The TAIEX shed 1.92 percent, or 171.33 points, to 8,774.12 points yesterday as investors dumped foreign-registered shares amid accounting scandals, while a stock exchange authority said it had exercised a strict review prior to the listings.
Shares also dived due to uncertainty over the fate of the Fourth Nuclear Power Plant in New Taipei City’s Gongliao District (貢寮), with the benchmark index falling below the nearest technical support at about 8,800 points and moving further down to the day’s low, before slightly rebounding at the close.
Turnover was NT$134.048 billion (US$4.4 billion) yesterday, up from NT$94.925 billion the previous session.
The across-the-board retreat came a day after Glaucus Research Group California LLC published a report accusing Taipei-listed Chinese foam-rubber recycler Asia Plastics Recycling Holding Ltd (APR, 亞塑再生) of padding its earnings and assets.
The US short-seller set APR’s target price at zero, sending its stock diving by its daily limit for the second day running to NT$74.9 yesterday, with 2.16 million shares yet to find buyers, Taiwan Stock Exchange data showed.
The losses spread to other overseas incorporated companies listed on the local bourse, with casual shoe maker Jinli Group Holdings Ltd (金麗集團控股) losing the maximum 7 percent to NT$86.4 and department store chain operator Grand Ocean Retail Group Ltd (大洋百貨集團) down 3.79 percent at NT$63.5.
Taiwan Stock Exchange Corp (TWSE, 台灣證券交易所) president Michael Lin (林火燈) said foreign-registered firms are subject to stricter review than domestic companies and the local bourse adopts tighter requirements than its peers overseas.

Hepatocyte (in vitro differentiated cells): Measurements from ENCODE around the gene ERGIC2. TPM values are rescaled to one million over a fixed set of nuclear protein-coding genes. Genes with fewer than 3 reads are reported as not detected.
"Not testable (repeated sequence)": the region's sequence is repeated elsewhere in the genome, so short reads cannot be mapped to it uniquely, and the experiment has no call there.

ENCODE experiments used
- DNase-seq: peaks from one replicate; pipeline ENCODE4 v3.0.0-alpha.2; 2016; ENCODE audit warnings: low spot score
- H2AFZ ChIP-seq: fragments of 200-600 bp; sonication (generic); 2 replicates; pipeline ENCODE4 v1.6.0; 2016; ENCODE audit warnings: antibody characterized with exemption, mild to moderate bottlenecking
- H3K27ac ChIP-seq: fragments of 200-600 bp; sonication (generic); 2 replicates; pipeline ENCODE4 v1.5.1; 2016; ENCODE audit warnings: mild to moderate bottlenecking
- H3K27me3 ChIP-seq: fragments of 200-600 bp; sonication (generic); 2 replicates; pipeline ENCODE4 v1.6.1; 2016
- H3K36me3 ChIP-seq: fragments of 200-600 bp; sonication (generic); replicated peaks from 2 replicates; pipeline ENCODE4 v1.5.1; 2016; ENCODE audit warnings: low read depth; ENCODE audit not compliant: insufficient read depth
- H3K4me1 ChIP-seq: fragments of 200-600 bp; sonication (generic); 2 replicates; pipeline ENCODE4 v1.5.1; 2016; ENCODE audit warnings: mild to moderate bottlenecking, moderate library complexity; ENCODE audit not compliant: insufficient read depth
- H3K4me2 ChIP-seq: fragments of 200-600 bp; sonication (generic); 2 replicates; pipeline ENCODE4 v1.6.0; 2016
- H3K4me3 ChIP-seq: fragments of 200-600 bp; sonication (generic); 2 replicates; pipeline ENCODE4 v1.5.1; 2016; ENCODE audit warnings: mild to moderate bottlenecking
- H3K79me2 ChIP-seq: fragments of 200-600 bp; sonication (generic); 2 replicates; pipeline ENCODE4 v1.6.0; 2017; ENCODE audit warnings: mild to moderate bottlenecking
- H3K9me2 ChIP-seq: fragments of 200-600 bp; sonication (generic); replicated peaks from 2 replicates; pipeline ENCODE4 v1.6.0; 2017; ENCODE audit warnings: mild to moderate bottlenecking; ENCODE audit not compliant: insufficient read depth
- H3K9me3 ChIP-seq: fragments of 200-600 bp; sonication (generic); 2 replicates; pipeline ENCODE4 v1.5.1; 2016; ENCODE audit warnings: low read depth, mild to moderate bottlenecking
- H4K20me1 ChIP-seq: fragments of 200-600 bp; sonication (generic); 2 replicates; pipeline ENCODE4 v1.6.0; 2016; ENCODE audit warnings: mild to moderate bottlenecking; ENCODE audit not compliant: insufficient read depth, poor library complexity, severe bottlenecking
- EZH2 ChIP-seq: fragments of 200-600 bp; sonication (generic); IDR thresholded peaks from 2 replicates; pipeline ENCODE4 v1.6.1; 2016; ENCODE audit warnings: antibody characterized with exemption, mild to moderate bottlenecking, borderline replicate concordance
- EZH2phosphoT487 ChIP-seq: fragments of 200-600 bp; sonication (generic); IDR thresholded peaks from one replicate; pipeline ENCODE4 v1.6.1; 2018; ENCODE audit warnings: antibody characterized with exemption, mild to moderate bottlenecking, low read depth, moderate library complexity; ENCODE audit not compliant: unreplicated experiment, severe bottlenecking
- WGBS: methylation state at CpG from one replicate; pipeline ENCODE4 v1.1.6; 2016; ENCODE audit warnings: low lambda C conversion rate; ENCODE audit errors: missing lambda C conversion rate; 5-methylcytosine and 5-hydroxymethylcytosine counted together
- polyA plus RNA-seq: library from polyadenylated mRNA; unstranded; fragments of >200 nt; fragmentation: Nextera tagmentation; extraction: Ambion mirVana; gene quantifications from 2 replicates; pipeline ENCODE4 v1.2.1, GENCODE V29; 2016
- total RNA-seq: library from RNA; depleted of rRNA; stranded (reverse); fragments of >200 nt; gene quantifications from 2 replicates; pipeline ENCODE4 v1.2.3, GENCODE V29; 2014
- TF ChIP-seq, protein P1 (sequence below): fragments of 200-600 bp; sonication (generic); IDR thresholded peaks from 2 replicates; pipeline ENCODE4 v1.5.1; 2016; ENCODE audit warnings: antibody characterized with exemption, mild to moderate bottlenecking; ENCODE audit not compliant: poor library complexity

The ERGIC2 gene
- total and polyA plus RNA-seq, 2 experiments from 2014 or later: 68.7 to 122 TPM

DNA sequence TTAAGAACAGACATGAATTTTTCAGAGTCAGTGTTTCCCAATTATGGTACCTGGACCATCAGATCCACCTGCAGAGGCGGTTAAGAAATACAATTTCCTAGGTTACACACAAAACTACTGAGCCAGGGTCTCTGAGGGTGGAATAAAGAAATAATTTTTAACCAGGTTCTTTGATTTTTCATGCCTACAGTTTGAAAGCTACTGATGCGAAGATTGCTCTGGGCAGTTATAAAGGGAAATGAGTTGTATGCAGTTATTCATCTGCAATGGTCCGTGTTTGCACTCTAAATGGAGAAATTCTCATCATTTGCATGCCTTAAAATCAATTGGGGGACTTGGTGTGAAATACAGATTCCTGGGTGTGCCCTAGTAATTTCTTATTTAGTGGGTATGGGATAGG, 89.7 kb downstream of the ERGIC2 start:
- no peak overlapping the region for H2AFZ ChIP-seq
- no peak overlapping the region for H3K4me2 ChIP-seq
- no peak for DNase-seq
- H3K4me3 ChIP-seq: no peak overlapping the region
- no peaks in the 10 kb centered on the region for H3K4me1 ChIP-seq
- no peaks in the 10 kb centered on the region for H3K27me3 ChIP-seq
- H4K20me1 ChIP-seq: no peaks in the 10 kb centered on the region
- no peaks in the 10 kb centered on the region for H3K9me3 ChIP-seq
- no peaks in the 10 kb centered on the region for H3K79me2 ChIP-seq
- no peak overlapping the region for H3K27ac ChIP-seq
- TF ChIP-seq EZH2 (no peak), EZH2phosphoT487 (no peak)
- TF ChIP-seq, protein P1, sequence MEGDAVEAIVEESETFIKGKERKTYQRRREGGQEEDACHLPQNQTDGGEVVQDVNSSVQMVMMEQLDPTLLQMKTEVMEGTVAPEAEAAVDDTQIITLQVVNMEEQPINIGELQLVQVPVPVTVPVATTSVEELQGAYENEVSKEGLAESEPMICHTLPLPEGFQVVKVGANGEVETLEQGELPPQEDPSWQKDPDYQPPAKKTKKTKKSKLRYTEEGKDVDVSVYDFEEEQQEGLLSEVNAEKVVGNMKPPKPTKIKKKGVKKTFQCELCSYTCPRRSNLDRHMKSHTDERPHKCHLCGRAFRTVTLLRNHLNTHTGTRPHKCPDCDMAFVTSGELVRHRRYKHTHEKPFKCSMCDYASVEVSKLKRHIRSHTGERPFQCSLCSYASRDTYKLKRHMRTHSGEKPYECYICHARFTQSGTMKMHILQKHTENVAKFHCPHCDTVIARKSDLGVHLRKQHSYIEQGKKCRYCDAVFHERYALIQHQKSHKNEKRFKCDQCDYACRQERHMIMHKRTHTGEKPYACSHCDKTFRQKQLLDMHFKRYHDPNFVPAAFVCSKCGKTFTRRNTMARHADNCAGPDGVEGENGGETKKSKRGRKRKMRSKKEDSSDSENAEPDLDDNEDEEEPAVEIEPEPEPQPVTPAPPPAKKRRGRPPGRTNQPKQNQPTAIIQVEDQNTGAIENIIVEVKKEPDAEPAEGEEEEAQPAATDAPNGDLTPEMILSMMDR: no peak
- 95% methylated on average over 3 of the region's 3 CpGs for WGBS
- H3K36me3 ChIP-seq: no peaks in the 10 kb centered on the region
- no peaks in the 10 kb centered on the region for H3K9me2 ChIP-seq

“The correction will prove a short-term twist... We remain confident on F-shares and so should investors,” Lin told reporters.
Lin said APR may take legal action against the US firm if their accusation is unfounded. APR is scheduled to give a more detailed briefing tomorrow.
The selling pressure is bound to persist and weigh on the main index on Monday unless APR gives a satisfactory account, Hua Nan Securities Co (華南永昌證券) chairman David Chu (儲祥生) said by telephone.
Chu said it is unlikely that companies could fabricate books without being exposed by the listing procedure, as their underwriters and accountants visit their clients and give fair assessments of the firms’ financial conditions.
Hua Nan Securities would not trim F-shares amid the controversy, but will look at companies according to their fundamentals, he said.
Foreign institutional players apparently shared this view as they increased local shares by net NT$7.09 billion yesterday, buying more than selling for 25 consecutive sessions, according to TWSE statistics.
However, mutual funds sold a net NT$283.71 million of Taiwanese stock, and proprietary traders slashed another NT$2.72 billion, data showed.
Masterlink Securities Investment Advisory Corp (元富投顧) president Liu Kun-hsi (劉坤錫) said investors may avoid companies listed on the foreign-registered board until the accounting fraud charges are settled.
Investors have more difficulty gaining a full grasp of foreign-registered companies’ financial profiles due to indirect holdings, Liu said.
There are 37 foreign-registered firms with primary listings on the local bourse, and 28 have Taiwanese backgrounds, with business es encompassing the plastics, tourism, shipping, biotechnology, retail and electronic sectors, TWSE data showed.